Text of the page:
Tim, this event of the fig tree withering is unusual in that it appears in only two Gospels (Matthew and Mark) and the two versions differ significantly. Because there is no third example with which to compare it, it is difficult to discern the motives of the writers to explain these differences, which are significant (e.g. whether the withering happened at once, or whether it occurred overnight [on the assumption that it had not occurred during the day and they failed to notice it as they returned to Bethany]; whether it was the season for figs, and whether Jesus said ‘May no-one ever eat fruit from you again,’ or ‘May you never bear fruit again.’) I think that Matthew’s version is probably the original, with Mark having deliberately put the clearing of the temple between the cursing and the withering, and, in particular, the words: ‘May no-one ever eat fruit from you again’ feel more right.

    Liked by 1 person

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  12. So, this post (and the post about the Cleansing of the Temple) beg me to ask: is it even remotely possible that neither of these two events actually occurred? I have been struggling with the historicity of Jesus – did he really exist? I have arguments for and against the existence of Jesus as the Son of God. But if these two events are metaphors for the end of the Temple as the means to reach God/Yahweh/Jehovah, could they not be literary treatments, or simple stories, fabricated by the authors of the Gospels?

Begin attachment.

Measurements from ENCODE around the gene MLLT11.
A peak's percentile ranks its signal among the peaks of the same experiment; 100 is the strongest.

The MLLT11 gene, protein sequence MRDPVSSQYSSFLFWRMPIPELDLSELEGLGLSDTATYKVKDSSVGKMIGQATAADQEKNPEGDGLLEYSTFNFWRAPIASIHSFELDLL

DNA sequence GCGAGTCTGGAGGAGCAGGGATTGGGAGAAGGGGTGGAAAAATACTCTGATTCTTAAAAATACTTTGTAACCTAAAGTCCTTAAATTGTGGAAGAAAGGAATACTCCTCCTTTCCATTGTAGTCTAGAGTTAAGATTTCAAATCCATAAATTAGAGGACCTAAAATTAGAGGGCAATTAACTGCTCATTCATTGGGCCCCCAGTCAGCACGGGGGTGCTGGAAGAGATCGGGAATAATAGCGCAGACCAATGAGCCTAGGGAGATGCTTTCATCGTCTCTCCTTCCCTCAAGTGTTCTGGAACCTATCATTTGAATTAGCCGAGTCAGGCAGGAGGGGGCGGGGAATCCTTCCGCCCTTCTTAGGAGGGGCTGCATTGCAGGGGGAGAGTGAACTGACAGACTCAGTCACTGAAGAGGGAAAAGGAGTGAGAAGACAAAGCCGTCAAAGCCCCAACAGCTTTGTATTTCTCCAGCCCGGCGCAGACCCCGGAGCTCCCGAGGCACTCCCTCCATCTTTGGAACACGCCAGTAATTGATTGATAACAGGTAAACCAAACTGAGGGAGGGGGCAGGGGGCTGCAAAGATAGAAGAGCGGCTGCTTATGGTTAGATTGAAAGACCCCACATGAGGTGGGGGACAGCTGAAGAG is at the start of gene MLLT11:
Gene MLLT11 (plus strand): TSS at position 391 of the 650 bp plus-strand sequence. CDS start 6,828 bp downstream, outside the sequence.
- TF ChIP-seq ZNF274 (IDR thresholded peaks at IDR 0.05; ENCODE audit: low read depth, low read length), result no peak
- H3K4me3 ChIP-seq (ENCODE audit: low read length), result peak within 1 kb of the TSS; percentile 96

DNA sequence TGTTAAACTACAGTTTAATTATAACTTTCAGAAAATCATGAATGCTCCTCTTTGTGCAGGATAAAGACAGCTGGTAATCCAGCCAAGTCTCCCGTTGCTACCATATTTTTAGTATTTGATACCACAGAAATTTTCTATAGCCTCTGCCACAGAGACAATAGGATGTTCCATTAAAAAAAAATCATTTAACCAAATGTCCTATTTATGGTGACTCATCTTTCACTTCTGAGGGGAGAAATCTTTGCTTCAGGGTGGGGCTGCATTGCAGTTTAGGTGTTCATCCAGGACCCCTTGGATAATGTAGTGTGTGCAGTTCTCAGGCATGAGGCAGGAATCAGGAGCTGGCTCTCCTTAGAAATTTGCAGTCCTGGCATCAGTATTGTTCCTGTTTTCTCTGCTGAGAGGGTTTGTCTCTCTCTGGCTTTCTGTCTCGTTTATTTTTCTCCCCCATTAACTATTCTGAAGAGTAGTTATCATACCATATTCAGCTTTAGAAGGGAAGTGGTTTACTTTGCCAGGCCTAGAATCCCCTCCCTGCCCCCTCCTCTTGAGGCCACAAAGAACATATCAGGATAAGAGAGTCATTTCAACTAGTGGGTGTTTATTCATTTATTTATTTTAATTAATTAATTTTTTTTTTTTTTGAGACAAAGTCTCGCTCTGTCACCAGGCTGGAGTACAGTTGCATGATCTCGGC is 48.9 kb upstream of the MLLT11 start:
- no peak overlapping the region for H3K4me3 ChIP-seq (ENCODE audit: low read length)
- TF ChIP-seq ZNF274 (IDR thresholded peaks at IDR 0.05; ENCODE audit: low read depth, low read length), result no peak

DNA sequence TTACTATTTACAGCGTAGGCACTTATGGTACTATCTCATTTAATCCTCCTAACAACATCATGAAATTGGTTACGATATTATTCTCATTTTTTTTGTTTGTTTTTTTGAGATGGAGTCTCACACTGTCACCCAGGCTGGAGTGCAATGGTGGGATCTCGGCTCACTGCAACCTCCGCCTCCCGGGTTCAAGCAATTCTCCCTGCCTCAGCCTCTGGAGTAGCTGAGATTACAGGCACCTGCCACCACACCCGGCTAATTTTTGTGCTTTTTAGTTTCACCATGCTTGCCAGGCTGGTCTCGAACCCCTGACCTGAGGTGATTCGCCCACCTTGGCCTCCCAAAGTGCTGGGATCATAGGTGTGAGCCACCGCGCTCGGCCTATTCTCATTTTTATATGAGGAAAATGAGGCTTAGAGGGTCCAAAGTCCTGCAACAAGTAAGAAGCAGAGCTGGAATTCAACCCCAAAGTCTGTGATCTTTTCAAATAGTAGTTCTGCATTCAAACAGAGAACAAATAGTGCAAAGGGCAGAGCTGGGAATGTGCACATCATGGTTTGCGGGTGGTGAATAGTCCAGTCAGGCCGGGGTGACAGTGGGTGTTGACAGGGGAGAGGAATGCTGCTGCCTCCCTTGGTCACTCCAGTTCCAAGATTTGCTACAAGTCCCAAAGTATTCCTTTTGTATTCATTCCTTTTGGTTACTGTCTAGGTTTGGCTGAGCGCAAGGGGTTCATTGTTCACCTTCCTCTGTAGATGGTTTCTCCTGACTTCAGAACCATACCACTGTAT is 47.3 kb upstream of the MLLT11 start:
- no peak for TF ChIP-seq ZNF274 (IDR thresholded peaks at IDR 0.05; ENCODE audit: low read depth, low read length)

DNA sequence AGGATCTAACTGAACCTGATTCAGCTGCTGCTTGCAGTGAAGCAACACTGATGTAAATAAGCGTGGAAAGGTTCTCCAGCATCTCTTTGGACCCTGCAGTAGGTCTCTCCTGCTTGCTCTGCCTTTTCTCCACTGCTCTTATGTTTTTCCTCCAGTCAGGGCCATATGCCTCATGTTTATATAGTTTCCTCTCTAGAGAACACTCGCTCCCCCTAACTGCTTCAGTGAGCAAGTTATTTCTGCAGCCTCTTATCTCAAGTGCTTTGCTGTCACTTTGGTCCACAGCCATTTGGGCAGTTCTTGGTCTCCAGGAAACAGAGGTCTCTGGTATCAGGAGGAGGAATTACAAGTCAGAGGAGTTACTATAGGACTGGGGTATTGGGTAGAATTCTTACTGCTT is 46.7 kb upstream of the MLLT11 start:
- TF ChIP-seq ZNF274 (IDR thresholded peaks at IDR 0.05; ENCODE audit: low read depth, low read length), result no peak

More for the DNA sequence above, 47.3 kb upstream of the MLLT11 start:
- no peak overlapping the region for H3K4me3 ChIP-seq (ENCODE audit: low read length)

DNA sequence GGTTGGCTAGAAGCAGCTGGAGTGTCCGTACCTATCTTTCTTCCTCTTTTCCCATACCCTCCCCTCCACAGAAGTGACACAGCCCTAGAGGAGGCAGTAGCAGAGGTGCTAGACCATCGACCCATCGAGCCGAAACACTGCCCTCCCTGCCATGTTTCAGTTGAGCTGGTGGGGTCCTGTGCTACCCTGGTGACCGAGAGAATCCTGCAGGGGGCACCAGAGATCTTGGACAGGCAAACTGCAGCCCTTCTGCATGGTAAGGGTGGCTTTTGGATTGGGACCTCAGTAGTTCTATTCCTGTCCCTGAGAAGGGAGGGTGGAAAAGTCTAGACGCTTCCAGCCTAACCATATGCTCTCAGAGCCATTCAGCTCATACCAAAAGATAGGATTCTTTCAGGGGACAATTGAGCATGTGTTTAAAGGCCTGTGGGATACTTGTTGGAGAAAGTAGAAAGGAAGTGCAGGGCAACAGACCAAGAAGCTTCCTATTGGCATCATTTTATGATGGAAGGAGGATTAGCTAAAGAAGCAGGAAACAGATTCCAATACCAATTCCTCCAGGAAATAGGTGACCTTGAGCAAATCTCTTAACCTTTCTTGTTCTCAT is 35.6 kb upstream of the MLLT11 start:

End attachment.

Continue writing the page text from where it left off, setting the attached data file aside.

Liked by 1 person

    • jesuswithoutbaggage says:

      John, I think this is possible but the cleansing of the temple is mentioned by both the synoptics (Mark, Matthew, and Luke) and John which is an independent witness. This makes it more likely that it was an historical event.

      I know that there are a few writers who claim that Jesus never existed, but this is not accepted by most biblical scholars; I can share a good book title for you if you wish.

      There are some things in the gospels that are legitimately questioned historically, but the actual existence of Jesus as represented by the gospels from the memories of his earliest followers is pretty much a settled matter.

      Like